#1211 - Croquettes
December 3, 2013 - Radio Kitchen - Croquettes
Welcome to Radio Kitchen, I'm Al Spoler. During my recent trip to Spain, I kept encountering a type of food that grew on me every time I tried it. It was the "croqueta," meaning of course, "croquette." I never knew what was going to be inside these little fried shapes. Sometimes it was seafood, sometimes it was cheese. There were pork croquettes, and something like black bean croquettes. And Chef Jerry Pelligrino of the Waterfront Kitchen, we've never talked about these delightful little treats before.
1. A croquette is a deep-fried, savory breaded ball of something or other, usually either cylindrical or disk-shaped.
2. Nearly universal. Made on every continent, from north to south, east to west.
3. The "filling" for a croquette is where the variety comes from. Basically, anything savory that can be minced and blended into a packable mixture is fair game. The thing they all have in common is some sort of breaded coating, and the frying.
4. Croquettes can be used as snacks, hors d'eouvres, or clustered together as part of a main plate.
5. Most of the fillings you read about involve potatoes, which makes sense since the potato is ubiquitous, and the starchiness helps hold the shape. From there on, it's a matter of national preferences (almost clichés).
~The Korean "goroke" is filled with kimchi and pork.
~The Mexican "croqueta" features potatoes, tuna, chicken or black beans.
~ The Indian "kabab" is filled with spicy minced lamb.
~The Belgian croquette has béchamel sauce along with potatoes, beef or goulash
~And if you stop to think about it, the Maryland Crabcake, which used to be breaded with cracker crumbs, qualifies as a kind of croquette.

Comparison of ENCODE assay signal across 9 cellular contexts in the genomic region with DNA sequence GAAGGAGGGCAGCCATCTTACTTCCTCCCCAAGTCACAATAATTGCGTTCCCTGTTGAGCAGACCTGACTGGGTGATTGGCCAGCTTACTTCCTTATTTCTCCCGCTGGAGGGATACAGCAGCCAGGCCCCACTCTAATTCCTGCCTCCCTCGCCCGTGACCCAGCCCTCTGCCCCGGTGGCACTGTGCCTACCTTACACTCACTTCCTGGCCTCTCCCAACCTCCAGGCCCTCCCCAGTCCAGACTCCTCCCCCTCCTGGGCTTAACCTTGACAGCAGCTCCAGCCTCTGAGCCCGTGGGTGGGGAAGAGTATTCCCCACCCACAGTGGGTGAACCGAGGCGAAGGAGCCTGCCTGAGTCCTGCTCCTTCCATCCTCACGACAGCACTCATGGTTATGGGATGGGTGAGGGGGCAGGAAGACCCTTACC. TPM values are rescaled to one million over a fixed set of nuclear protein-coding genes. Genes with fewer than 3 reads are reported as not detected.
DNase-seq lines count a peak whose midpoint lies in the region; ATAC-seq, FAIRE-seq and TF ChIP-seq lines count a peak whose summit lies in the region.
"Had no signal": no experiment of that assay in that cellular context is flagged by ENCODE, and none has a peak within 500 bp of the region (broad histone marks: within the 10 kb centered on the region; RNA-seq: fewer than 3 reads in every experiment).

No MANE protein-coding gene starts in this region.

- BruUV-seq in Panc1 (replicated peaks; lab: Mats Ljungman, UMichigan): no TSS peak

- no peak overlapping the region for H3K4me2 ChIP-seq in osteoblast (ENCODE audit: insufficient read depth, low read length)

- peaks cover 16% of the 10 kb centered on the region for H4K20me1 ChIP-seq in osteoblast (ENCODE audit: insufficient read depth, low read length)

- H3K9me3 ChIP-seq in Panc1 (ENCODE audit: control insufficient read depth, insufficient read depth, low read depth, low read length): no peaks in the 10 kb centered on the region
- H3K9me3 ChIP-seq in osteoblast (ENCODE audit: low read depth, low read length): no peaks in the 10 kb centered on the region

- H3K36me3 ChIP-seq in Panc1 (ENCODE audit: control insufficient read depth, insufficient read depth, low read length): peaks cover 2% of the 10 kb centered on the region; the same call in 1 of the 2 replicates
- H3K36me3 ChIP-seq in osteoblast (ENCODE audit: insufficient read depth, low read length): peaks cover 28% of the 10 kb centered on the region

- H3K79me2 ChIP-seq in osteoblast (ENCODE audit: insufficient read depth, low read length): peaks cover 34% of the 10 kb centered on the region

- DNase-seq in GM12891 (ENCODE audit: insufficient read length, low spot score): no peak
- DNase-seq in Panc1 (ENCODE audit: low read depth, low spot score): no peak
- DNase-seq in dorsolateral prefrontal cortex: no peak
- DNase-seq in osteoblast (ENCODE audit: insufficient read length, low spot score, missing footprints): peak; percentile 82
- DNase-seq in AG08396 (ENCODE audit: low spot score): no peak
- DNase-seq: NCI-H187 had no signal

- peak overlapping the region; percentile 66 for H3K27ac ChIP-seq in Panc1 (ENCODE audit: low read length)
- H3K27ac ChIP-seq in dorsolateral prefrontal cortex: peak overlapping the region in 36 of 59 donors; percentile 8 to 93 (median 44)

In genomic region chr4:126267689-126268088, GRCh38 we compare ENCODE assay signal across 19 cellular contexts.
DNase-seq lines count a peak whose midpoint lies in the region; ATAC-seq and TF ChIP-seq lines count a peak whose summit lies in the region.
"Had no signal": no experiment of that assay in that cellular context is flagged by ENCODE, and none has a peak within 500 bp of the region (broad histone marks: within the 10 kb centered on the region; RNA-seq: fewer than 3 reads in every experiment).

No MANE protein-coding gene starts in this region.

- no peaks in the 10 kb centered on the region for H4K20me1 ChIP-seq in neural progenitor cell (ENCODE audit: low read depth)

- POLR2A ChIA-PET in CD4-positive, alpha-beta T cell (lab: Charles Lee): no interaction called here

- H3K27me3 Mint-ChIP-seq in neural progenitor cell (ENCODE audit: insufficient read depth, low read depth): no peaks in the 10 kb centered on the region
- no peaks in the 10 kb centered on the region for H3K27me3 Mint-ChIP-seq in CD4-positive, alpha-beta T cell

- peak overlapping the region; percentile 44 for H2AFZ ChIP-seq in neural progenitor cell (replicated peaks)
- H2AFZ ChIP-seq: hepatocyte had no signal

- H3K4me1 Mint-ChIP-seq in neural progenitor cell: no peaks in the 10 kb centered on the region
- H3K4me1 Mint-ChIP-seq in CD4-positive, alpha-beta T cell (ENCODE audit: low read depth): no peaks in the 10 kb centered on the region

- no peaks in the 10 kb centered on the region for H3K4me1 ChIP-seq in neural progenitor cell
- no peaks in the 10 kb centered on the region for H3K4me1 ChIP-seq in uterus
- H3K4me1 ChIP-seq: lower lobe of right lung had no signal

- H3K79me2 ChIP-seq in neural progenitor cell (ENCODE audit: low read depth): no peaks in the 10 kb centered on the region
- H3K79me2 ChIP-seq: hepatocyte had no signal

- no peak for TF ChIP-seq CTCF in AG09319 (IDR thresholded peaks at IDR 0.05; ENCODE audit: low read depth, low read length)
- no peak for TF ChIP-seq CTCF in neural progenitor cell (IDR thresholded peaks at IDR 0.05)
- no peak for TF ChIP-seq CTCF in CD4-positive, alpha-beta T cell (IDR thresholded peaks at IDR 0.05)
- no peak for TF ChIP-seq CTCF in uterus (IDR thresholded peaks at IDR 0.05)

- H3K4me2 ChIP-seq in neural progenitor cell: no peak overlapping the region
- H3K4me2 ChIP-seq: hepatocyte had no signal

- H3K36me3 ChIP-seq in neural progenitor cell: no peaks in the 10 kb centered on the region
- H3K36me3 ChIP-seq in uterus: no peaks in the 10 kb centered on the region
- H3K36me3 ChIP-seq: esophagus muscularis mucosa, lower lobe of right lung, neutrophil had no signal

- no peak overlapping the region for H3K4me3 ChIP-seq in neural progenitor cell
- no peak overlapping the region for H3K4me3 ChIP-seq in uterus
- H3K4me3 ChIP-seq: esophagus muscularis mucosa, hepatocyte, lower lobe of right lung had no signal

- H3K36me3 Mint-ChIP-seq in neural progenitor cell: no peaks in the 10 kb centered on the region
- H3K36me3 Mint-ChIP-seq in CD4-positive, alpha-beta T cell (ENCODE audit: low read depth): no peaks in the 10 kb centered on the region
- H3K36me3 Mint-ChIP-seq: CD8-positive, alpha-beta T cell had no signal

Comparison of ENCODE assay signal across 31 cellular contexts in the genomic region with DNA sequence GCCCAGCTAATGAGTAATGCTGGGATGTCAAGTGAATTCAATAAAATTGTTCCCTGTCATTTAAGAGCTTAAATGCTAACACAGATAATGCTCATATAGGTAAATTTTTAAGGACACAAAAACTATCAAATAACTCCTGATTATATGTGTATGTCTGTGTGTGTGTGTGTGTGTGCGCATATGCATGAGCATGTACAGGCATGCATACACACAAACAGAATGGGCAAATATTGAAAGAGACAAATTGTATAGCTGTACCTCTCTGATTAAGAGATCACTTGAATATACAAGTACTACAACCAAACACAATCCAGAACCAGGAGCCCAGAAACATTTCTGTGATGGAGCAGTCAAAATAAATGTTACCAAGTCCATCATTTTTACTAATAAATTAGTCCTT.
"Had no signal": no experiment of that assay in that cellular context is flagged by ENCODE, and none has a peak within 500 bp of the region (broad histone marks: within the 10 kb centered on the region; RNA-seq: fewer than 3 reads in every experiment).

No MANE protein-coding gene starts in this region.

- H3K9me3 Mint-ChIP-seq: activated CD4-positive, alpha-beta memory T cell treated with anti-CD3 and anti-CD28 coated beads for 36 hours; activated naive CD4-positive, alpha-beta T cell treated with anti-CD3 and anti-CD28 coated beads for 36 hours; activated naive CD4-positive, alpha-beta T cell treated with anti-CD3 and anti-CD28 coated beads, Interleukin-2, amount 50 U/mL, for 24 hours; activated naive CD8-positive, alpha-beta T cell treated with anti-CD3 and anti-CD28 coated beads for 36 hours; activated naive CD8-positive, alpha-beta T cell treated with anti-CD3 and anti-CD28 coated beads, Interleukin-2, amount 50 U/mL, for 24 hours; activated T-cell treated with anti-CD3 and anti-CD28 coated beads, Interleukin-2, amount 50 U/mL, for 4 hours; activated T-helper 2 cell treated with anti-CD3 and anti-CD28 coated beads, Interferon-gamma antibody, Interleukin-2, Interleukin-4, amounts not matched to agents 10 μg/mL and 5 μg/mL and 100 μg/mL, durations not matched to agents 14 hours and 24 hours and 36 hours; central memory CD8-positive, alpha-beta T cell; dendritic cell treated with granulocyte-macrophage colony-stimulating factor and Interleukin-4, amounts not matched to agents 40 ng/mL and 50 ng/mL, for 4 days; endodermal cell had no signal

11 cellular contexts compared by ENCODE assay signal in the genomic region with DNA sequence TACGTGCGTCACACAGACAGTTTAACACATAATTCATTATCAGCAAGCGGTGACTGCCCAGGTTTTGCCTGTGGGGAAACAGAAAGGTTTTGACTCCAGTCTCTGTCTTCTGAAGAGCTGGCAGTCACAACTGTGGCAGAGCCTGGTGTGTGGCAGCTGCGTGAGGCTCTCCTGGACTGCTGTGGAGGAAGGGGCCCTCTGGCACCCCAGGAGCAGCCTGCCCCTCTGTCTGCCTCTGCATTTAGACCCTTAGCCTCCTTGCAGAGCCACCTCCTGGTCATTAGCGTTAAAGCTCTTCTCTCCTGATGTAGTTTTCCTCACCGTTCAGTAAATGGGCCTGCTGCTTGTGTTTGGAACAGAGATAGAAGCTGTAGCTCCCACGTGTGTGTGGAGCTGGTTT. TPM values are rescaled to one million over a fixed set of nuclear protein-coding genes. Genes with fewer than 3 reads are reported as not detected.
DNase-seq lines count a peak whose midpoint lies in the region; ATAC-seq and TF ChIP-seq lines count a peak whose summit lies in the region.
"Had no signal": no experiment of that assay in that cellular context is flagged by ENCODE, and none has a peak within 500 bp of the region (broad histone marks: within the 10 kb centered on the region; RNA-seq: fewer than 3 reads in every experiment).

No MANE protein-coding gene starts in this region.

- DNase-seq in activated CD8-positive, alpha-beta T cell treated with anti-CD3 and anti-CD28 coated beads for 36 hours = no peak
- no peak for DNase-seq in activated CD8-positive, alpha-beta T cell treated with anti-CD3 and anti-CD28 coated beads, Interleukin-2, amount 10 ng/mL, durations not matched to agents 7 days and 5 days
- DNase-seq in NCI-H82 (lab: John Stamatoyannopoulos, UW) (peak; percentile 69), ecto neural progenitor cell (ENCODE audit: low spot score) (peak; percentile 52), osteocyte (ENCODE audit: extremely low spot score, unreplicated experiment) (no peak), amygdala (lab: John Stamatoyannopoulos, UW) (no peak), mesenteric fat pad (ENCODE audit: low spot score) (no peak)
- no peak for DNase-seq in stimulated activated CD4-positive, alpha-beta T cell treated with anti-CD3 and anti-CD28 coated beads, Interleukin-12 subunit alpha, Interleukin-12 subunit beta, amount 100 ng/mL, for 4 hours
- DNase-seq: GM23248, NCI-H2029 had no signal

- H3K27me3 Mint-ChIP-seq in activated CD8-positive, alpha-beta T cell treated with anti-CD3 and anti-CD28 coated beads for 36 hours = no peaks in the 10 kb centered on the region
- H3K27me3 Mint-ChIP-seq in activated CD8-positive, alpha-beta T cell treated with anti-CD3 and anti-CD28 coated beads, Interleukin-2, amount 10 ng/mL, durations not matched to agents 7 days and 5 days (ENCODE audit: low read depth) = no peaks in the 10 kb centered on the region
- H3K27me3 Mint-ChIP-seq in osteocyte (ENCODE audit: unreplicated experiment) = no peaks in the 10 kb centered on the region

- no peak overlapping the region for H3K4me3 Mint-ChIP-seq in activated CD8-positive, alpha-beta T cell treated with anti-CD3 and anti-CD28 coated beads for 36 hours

6. My Spanish croquettes often had ham or cod as the central ingredient, along
with potatoes and béchamel sauce or soft cheese.
7. Whatever the filling, the main trick is to keep the (we'll call it the dough) dry and stiff. You need to be able to mold and shape these little blobs, so think dry at every stage. Here are some tips:
-if the recipe calls for one egg, it means one egg, and a smallish one at that.
-if using potatoes, choose a baking style, not a waxy watery kind. And dry
cook it, or at worst, steam it. No boiling.
-if you're using some kind of liquid to season, say a hot sauce or a vinegar,
keep it to a minimum. After you make the dough, and it's wet you
can pop it into a wire strainer and work it to drain away to excess.
-dry up your dough by adding additional breading, potatoes or even rice.
-always refrigerate the dough before molding.
8. Let's say you make a dough out of minced cod, shrimp, green onions, red peppers, two egg yolks and assorted spices and a bit of flour. If it's loose, you can sprinkle some panko crumbs into the mixture, or take a tablespoon's worth of dough, shape it with your fingers into a 1 1/2" disk and then roll it in bread crumbs. The easiest thing, however, is to always start off with some dry mashed potatoes and add ingredients from there.
9. If you can manage to shape your croquettes easily, here's the trick for breading: have a bowl of beaten eggs handy, and dip the croquettes in and then roll them in the bread crumbs. And don't forget the possibility of adding seasoning to the crumbs.
10. When it comes time to fry, use a vegetable oil like canola or peanut oil. Get it up to 350 and fry the croquettes in small batches. Turn them several times to brown evenly. Be sure to drain them on paper towels, and serve hot.